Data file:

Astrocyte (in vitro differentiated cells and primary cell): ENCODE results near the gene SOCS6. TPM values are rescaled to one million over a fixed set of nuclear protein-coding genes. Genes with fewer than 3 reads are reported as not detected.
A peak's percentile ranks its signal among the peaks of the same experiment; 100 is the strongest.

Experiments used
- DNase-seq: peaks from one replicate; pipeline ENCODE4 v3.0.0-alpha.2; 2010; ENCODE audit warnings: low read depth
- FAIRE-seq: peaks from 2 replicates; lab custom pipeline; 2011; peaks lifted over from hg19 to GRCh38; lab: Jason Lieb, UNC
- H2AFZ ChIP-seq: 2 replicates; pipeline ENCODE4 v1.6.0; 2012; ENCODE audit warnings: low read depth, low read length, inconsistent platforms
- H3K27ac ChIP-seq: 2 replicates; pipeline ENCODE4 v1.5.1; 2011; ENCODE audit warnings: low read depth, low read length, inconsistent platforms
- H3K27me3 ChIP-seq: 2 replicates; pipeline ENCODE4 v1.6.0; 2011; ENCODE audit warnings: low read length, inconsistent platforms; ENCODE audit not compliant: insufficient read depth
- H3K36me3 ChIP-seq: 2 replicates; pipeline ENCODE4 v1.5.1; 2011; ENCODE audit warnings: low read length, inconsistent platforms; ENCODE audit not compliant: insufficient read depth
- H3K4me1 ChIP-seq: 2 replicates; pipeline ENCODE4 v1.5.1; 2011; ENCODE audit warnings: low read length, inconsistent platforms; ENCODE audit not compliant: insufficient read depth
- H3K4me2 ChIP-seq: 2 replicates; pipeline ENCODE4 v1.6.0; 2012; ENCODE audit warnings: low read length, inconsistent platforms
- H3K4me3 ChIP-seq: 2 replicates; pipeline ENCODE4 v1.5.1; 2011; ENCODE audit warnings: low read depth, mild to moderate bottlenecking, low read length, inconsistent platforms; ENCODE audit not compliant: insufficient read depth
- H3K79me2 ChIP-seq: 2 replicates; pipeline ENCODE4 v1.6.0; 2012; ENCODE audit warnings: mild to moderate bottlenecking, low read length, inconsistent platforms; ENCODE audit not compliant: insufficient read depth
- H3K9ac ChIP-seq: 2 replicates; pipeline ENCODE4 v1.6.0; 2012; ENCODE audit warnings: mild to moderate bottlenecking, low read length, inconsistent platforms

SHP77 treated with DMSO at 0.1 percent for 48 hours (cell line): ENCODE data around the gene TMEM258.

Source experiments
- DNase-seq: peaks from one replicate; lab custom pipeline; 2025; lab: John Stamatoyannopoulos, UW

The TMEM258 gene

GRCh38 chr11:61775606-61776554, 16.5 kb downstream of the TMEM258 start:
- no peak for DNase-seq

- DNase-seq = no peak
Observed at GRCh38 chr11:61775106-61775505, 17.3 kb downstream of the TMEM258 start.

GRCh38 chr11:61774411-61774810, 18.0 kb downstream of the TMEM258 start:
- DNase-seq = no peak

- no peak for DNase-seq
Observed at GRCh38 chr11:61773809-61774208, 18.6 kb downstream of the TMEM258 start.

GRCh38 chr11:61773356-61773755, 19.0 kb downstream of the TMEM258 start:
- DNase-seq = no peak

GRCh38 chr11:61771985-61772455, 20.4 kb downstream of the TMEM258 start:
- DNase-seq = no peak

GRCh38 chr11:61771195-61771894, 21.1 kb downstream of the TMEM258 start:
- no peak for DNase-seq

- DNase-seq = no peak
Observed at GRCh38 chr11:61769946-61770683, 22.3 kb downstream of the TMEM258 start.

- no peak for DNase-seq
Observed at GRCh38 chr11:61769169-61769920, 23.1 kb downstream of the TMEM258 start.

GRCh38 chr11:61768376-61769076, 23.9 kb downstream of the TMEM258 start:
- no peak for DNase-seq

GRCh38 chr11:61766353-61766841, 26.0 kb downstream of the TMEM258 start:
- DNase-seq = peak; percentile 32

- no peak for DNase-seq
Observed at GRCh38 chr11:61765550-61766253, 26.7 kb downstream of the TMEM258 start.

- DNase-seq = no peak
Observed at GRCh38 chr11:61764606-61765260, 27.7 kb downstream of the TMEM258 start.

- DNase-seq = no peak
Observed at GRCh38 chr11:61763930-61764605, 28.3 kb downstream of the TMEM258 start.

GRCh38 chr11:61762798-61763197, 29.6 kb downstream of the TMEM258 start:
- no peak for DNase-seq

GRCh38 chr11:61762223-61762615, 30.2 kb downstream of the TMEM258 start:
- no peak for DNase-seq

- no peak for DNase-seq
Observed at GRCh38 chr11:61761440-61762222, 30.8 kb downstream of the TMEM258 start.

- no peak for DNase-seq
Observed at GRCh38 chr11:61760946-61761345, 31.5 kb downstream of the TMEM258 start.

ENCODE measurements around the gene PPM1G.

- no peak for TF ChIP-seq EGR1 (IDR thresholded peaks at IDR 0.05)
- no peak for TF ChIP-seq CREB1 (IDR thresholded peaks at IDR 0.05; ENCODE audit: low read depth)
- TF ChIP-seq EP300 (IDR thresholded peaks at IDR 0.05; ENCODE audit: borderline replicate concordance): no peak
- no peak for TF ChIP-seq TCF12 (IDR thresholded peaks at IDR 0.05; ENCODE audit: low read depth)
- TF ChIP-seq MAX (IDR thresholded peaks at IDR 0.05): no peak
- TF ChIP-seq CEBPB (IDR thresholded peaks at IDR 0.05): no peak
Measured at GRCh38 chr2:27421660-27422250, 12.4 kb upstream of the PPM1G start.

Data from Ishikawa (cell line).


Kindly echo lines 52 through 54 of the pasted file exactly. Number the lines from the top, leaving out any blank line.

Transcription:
Observed at GRCh38 chr11:61761440-61762222, 30.8 kb downstream of the TMEM258 start.

- no peak for DNase-seq
Observed at GRCh38 chr11:61760946-61761345, 31.5 kb downstream of the TMEM258 start.